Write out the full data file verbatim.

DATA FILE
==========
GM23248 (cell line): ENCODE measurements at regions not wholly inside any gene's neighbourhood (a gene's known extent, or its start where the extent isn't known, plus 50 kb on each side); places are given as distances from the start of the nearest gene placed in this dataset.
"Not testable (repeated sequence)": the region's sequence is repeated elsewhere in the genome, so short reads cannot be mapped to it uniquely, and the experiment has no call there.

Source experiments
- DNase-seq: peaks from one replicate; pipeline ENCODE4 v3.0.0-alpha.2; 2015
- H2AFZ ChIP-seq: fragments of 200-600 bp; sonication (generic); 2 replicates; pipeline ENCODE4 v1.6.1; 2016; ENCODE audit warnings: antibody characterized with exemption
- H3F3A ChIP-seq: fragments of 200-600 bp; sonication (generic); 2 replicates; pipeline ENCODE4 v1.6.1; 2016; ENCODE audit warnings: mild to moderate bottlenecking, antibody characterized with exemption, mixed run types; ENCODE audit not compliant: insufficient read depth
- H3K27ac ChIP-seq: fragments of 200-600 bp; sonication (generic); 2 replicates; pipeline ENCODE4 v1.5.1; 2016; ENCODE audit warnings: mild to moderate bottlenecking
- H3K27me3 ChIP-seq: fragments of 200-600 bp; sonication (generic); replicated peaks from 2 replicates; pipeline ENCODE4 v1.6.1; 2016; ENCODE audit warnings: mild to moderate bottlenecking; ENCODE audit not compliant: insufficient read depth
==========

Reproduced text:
GM23248 (cell line): ENCODE measurements at regions not wholly inside any gene's neighbourhood (a gene's known extent, or its start where the extent isn't known, plus 50 kb on each side); places are given as distances from the start of the nearest gene placed in this dataset.
"Not testable (repeated sequence)": the region's sequence is repeated elsewhere in the genome, so short reads cannot be mapped to it uniquely, and the experiment has no call there.

Source experiments
- DNase-seq: peaks from one replicate; pipeline ENCODE4 v3.0.0-alpha.2; 2015
- H2AFZ ChIP-seq: fragments of 200-600 bp; sonication (generic); 2 replicates; pipeline ENCODE4 v1.6.1; 2016; ENCODE audit warnings: antibody characterized with exemption
- H3F3A ChIP-seq: fragments of 200-600 bp; sonication (generic); 2 replicates; pipeline ENCODE4 v1.6.1; 2016; ENCODE audit warnings: mild to moderate bottlenecking, antibody characterized with exemption, mixed run types; ENCODE audit not compliant: insufficient read depth
- H3K27ac ChIP-seq: fragments of 200-600 bp; sonication (generic); 2 replicates; pipeline ENCODE4 v1.5.1; 2016; ENCODE audit warnings: mild to moderate bottlenecking
- H3K27me3 ChIP-seq: fragments of 200-600 bp; sonication (generic); replicated peaks from 2 replicates; pipeline ENCODE4 v1.6.1; 2016; ENCODE audit warnings: mild to moderate bottlenecking; ENCODE audit not compliant: insufficient read depth